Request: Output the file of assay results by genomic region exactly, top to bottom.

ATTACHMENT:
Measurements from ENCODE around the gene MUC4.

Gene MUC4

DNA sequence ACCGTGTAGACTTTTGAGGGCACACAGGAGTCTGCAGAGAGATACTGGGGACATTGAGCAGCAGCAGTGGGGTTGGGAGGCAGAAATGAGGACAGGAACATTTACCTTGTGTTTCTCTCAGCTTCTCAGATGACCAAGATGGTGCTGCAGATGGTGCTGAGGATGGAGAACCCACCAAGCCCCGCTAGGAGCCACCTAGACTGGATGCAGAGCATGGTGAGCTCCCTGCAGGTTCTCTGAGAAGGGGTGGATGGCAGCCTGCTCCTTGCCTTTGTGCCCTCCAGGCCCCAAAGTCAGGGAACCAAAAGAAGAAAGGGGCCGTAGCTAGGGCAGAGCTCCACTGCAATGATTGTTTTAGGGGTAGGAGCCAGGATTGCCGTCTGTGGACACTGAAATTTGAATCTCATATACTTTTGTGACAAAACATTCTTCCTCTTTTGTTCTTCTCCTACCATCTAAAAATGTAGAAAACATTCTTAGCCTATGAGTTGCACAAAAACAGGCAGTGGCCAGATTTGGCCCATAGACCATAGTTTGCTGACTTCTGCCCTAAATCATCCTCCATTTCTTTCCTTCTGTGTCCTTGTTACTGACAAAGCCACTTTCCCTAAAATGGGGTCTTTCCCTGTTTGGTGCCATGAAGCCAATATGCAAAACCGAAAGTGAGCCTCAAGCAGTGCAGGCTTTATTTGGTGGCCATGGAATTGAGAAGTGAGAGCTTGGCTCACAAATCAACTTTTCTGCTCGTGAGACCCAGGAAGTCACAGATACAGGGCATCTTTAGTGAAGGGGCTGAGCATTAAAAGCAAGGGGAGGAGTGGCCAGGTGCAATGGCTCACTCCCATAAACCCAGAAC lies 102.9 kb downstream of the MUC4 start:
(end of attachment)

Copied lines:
Measurements from ENCODE around the gene MUC4.

Gene MUC4

DNA sequence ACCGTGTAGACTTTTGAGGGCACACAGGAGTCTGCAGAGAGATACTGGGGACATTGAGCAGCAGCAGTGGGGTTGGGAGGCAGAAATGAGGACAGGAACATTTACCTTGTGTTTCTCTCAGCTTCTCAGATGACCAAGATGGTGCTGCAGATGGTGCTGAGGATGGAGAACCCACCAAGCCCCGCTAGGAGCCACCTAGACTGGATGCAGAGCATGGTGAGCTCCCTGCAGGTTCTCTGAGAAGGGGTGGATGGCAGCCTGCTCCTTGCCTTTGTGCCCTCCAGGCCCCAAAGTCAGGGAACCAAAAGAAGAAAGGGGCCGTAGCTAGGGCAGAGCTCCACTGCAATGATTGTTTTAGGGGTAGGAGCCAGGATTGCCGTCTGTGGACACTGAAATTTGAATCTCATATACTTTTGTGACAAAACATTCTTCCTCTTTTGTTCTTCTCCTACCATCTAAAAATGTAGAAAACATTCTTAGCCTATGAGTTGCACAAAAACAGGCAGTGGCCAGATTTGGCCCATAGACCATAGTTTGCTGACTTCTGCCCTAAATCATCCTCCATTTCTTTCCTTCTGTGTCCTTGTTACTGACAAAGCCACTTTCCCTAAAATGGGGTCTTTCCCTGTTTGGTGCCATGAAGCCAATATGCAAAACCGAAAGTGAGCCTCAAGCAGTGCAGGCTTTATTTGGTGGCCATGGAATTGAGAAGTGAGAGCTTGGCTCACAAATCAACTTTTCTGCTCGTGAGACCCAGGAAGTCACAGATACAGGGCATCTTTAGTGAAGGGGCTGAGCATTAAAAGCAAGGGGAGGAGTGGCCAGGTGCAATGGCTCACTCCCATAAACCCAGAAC lies 102.9 kb downstream of the MUC4 start: